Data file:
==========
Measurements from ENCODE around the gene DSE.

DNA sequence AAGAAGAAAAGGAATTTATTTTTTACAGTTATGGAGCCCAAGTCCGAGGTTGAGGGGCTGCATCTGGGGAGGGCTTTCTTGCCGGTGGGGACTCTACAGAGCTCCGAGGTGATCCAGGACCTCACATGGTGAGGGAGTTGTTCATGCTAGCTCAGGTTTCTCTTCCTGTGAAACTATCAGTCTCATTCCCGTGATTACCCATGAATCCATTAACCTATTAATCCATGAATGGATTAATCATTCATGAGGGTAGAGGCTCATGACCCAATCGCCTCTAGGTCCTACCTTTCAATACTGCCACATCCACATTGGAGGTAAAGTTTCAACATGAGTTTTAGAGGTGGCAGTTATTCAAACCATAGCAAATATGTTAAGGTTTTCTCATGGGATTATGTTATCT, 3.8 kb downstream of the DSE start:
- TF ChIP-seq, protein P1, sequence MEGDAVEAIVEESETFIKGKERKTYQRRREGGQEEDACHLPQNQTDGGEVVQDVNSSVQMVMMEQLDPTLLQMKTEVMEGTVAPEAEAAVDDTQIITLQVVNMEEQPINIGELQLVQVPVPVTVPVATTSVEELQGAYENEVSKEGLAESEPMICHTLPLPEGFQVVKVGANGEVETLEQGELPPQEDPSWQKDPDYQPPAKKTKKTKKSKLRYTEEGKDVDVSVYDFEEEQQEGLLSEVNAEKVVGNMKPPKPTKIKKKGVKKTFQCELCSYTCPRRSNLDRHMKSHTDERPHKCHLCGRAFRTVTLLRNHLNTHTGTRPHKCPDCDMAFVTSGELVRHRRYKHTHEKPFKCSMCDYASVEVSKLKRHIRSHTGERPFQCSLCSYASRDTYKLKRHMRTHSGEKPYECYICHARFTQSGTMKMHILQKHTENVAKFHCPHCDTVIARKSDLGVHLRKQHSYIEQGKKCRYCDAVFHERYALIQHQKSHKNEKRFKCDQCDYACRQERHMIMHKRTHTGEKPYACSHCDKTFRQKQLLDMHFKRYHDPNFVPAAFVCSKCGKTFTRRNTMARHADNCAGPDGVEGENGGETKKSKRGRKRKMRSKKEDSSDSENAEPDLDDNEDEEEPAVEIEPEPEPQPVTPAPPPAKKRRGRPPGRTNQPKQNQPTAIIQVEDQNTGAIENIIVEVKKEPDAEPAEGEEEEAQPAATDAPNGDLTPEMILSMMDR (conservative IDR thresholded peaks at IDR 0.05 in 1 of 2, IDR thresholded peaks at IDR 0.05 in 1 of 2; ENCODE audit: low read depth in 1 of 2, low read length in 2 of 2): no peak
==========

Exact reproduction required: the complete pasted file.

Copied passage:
Measurements from ENCODE around the gene DSE.

DNA sequence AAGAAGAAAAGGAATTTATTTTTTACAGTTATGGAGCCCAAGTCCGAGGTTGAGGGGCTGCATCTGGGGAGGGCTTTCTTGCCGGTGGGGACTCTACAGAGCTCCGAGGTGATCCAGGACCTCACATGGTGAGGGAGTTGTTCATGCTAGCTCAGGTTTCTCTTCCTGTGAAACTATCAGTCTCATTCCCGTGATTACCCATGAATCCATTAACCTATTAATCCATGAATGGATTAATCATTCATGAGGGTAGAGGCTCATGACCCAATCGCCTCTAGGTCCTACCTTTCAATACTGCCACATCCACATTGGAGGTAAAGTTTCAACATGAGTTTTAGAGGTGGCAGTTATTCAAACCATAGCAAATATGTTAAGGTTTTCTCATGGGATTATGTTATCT, 3.8 kb downstream of the DSE start:
- TF ChIP-seq, protein P1, sequence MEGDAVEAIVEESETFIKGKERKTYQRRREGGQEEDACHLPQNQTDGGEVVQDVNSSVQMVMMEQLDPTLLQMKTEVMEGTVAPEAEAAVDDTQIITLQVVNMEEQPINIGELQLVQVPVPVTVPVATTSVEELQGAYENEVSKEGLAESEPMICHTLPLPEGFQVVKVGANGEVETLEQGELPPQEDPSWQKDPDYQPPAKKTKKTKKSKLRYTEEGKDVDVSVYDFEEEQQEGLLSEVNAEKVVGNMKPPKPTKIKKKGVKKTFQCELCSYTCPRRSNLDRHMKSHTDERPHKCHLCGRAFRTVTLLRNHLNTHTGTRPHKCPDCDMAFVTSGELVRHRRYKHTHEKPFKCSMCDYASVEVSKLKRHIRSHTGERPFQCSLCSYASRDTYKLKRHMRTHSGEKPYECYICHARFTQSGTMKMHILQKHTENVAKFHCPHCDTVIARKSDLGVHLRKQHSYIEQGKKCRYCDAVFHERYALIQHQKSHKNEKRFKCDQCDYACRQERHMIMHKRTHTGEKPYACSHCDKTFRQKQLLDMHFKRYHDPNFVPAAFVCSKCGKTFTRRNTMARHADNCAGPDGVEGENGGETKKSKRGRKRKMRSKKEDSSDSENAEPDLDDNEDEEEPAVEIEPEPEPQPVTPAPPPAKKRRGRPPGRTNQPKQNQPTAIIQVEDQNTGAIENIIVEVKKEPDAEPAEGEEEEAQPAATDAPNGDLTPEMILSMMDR (conservative IDR thresholded peaks at IDR 0.05 in 1 of 2, IDR thresholded peaks at IDR 0.05 in 1 of 2; ENCODE audit: low read depth in 1 of 2, low read length in 2 of 2): no peak